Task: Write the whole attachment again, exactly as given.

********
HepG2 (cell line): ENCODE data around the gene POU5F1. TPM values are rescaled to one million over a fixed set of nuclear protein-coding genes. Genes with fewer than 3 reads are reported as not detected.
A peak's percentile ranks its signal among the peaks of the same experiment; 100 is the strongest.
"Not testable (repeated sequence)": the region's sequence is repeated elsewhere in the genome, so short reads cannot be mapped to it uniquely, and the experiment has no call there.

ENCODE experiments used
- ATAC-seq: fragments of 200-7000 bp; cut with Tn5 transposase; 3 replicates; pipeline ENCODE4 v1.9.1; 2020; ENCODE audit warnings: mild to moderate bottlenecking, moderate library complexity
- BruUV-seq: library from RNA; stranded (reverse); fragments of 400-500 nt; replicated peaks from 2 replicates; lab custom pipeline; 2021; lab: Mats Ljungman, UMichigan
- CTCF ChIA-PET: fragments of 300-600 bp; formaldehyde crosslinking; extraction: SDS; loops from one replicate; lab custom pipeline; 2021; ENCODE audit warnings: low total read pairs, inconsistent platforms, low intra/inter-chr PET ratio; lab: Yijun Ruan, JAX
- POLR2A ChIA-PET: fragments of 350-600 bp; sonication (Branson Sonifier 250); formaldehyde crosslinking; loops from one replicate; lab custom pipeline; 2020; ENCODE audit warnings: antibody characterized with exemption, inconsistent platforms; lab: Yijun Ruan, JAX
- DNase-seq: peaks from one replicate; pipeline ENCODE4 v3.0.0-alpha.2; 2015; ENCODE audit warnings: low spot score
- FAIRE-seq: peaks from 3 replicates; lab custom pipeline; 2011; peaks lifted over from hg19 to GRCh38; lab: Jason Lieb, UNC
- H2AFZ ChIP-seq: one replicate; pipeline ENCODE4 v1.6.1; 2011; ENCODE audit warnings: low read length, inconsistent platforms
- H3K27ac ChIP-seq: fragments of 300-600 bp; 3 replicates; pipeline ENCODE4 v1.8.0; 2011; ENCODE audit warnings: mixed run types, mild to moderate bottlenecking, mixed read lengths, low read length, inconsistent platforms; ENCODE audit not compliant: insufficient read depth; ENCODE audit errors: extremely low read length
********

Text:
HepG2 (cell line): ENCODE data around the gene POU5F1. TPM values are rescaled to one million over a fixed set of nuclear protein-coding genes. Genes with fewer than 3 reads are reported as not detected.
A peak's percentile ranks its signal among the peaks of the same experiment; 100 is the strongest.
"Not testable (repeated sequence)": the region's sequence is repeated elsewhere in the genome, so short reads cannot be mapped to it uniquely, and the experiment has no call there.

ENCODE experiments used
- ATAC-seq: fragments of 200-7000 bp; cut with Tn5 transposase; 3 replicates; pipeline ENCODE4 v1.9.1; 2020; ENCODE audit warnings: mild to moderate bottlenecking, moderate library complexity
- BruUV-seq: library from RNA; stranded (reverse); fragments of 400-500 nt; replicated peaks from 2 replicates; lab custom pipeline; 2021; lab: Mats Ljungman, UMichigan
- CTCF ChIA-PET: fragments of 300-600 bp; formaldehyde crosslinking; extraction: SDS; loops from one replicate; lab custom pipeline; 2021; ENCODE audit warnings: low total read pairs, inconsistent platforms, low intra/inter-chr PET ratio; lab: Yijun Ruan, JAX
- POLR2A ChIA-PET: fragments of 350-600 bp; sonication (Branson Sonifier 250); formaldehyde crosslinking; loops from one replicate; lab custom pipeline; 2020; ENCODE audit warnings: antibody characterized with exemption, inconsistent platforms; lab: Yijun Ruan, JAX
- DNase-seq: peaks from one replicate; pipeline ENCODE4 v3.0.0-alpha.2; 2015; ENCODE audit warnings: low spot score
- FAIRE-seq: peaks from 3 replicates; lab custom pipeline; 2011; peaks lifted over from hg19 to GRCh38; lab: Jason Lieb, UNC
- H2AFZ ChIP-seq: one replicate; pipeline ENCODE4 v1.6.1; 2011; ENCODE audit warnings: low read length, inconsistent platforms
- H3K27ac ChIP-seq: fragments of 300-600 bp; 3 replicates; pipeline ENCODE4 v1.8.0; 2011; ENCODE audit warnings: mixed run types, mild to moderate bottlenecking, mixed read lengths, low read length, inconsistent platforms; ENCODE audit not compliant: insufficient read depth; ENCODE audit errors: extremely low read length